|Scientific name:||Gundelia tournefortii L.|
|Common name:||Galgal, Tumbleweed, Tumble Thistle|
|Hebrew name:||Akuvit ha-galgal, עכובית הגלגל|
|Arabic name:||عكوب , كعوب|
|Plant Family:||Compositae / Asteraceae, מורכבים|
|Stems:||20-40 cm in height, branching from the base, spiny plant|
|Leaves:||Alternate, rosette, dissected, pinnate or bipinnate, dentate or serrate, spinescent|
|Inflorescence:||Central stem bearing about a dozen inflorescence branches, ending with a compound spiny ovoid head 4-8 cm in diameter|
|Flowers:||Hermaphrodite; purple, yellow, dense arachnoid hairs|
|Fruits / pods:||Achenes; Upon maturation, the above-ground parts of the plant dry, and later in late-spring to early summer they become detached from the root, and disperse their fruits as they are rolled by the wind over large distances ( a tumbleweed)|
|Flowering Period:||March, April, May|
|Habitat:||Batha, Phrygana, Shrub-steppes|
|Distribution:||Mediterranean Woodlands and Shrublands, Semi-steppe shrublands, Shrub-steppes, Montane vegetation of Mt. Hermon|
Location: Bene Zion Nature Reserve
Derivation of the botanical name:
Gundelia, named for Andreas Gundelsheimer (1668–1715), a German botanist, who accompanied Tournefort in his journey into the Levant.
tournefortii, named for Joseph Pitton de Tournefort (1656—1708), French botanist, who was professor of botany at the Jardin des Plantes in Paris.
It came under the spotlights in 1998, when its pollen grains were found on the Shroud of Turin.
In modern Hebrew it is called "Akuvit ha-galgal." This name combines the Talmudic name for the plant (akkub), which survives in the modern Arabic name for the plant, with the Biblical Galgal. This species, native to semi-desert areas of Jerusalem and the Near East, is related to thistles and artichokes.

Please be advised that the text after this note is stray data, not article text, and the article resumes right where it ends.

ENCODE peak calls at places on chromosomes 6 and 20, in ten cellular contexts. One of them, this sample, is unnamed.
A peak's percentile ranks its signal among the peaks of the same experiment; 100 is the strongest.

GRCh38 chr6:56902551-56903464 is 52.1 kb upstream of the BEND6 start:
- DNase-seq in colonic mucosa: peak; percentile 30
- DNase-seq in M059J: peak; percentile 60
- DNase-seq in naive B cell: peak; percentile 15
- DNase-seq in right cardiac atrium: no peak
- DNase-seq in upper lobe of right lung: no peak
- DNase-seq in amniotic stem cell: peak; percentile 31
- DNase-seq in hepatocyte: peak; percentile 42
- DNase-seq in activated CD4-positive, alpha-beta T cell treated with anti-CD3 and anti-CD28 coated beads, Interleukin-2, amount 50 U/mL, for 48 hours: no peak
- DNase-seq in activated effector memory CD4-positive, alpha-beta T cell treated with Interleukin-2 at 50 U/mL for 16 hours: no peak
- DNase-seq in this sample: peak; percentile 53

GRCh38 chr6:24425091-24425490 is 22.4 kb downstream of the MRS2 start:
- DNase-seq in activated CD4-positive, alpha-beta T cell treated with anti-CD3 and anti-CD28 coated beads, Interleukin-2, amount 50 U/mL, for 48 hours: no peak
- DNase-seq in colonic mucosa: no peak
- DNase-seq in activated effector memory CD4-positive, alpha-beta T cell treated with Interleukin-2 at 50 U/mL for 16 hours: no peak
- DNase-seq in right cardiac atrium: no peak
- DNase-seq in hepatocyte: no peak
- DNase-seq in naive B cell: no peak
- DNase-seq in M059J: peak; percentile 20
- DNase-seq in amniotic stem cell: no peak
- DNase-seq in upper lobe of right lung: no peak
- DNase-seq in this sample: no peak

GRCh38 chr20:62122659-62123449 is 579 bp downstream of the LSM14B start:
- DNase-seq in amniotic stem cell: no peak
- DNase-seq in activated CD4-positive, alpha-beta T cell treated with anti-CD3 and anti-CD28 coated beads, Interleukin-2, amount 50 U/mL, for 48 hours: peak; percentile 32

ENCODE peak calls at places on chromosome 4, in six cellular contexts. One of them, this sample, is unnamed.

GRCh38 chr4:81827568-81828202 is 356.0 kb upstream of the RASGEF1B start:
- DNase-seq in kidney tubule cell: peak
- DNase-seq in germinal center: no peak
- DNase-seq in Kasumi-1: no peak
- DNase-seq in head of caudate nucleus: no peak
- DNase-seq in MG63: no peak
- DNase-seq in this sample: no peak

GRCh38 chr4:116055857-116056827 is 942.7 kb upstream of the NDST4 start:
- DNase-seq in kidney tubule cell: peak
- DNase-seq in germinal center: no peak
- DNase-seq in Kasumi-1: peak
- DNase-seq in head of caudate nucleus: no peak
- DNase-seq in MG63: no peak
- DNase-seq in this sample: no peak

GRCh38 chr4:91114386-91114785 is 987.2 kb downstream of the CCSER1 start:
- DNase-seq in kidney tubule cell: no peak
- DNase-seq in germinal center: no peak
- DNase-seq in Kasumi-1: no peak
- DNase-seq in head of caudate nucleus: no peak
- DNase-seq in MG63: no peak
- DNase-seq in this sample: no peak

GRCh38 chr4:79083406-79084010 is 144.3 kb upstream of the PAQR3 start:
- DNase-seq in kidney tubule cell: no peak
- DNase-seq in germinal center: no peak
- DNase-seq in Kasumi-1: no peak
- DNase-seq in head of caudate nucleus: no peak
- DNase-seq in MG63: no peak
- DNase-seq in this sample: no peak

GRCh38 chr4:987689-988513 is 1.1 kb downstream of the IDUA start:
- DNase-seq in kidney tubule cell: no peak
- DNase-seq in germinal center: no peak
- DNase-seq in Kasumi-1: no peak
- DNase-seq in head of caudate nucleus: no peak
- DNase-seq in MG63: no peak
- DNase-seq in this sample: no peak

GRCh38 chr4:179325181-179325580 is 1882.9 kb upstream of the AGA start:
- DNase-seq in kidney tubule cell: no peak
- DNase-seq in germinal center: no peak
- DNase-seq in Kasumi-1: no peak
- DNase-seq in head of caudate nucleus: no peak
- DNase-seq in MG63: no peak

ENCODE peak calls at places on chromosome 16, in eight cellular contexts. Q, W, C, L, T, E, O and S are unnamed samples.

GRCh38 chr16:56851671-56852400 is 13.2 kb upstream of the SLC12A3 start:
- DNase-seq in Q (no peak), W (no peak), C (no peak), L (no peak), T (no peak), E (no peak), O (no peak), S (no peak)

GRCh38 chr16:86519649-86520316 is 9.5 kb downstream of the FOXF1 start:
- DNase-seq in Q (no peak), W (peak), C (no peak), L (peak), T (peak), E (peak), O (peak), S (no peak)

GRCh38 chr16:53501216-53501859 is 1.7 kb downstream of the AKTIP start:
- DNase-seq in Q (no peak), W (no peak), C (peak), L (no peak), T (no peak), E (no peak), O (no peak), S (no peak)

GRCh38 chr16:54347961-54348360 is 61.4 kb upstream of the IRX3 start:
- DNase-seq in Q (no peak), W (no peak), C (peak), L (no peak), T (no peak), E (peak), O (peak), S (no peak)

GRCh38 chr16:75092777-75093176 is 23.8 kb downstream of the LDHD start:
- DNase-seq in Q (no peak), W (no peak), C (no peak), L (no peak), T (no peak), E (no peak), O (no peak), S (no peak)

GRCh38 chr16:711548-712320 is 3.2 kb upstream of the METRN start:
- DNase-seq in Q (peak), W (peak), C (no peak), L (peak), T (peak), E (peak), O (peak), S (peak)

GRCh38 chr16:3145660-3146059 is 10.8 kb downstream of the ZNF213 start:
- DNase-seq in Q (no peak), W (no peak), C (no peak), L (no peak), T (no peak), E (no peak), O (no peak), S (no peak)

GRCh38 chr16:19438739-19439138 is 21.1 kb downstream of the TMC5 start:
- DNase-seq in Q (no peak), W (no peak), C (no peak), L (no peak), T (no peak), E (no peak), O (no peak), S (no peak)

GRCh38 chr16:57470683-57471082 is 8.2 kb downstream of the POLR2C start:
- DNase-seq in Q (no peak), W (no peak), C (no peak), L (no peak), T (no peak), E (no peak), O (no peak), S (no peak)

Some Bible scholars think that the tumbleweed of Psalm 83: 14 ("Make them like tumbleweed, O my God, like galgal before the wind") is akoub. By the metaphor of galgal, the Psalmist is asking the Lord to make Israel's enemies like galgal: although they look frightening, their base is weak. The whole plant can be driven by the wind and it will be gone. The use of this plant is apparently quite old, being mentioned in the Babylonian Talmud and the Bible. This is the plant called silybum by Dioscorides.
Gundelia tournefortii blooms in Israel from February (in the semi-desert warm parts) to May (in Jerusalem).
Some gather these plants in the wild for culinary purposes.
In March akoub plants are cut at the base and the prickles removed. The edible parts are the leaves, stems, roots, and undeveloped flower buds, the last mentioned being the most popular.
The soft white part of the young leaves, the part between the root and the soil surface, is used by Bedouin and Arabs to make akkub soup.
The most popular preparation for gundelia in the Palestinian Arab villages of northern Israel is in which the inflorescence, young stems and leaves are cut, fried in olive oil, then boiled with meat chops until well done, and then a boiled yogurt suspension is added and the mixture is left to boil for a few minutes before the meal is ready for serving. The plant tastes like a cross between asparagus and artichoke.
By mid-May, the akoub stem has separated from the root, allowing the entire plant to be carried by the wind.
The whole plant is round-so that it can roll like a ball. When the seeds of the dead fruit are ready to be dispersed, the base of the stem is disconnected from the thick root by means of an especially weak tissue which develops at just the right time. The plant then rolls, driven by the wind, dispersing its seeds on steppe and field. (Galgal also means wheel in Hebrew; the plant's name probably derived from its habit of rolling across the fields like a wheel).
The sound of dry galgal plants rolling with the wind is a memorable experience to those who live amid these plants. Akoub's dispersal takes place at about the same time as wheat harvest as indicated by the prophet Isaiah (17: 13)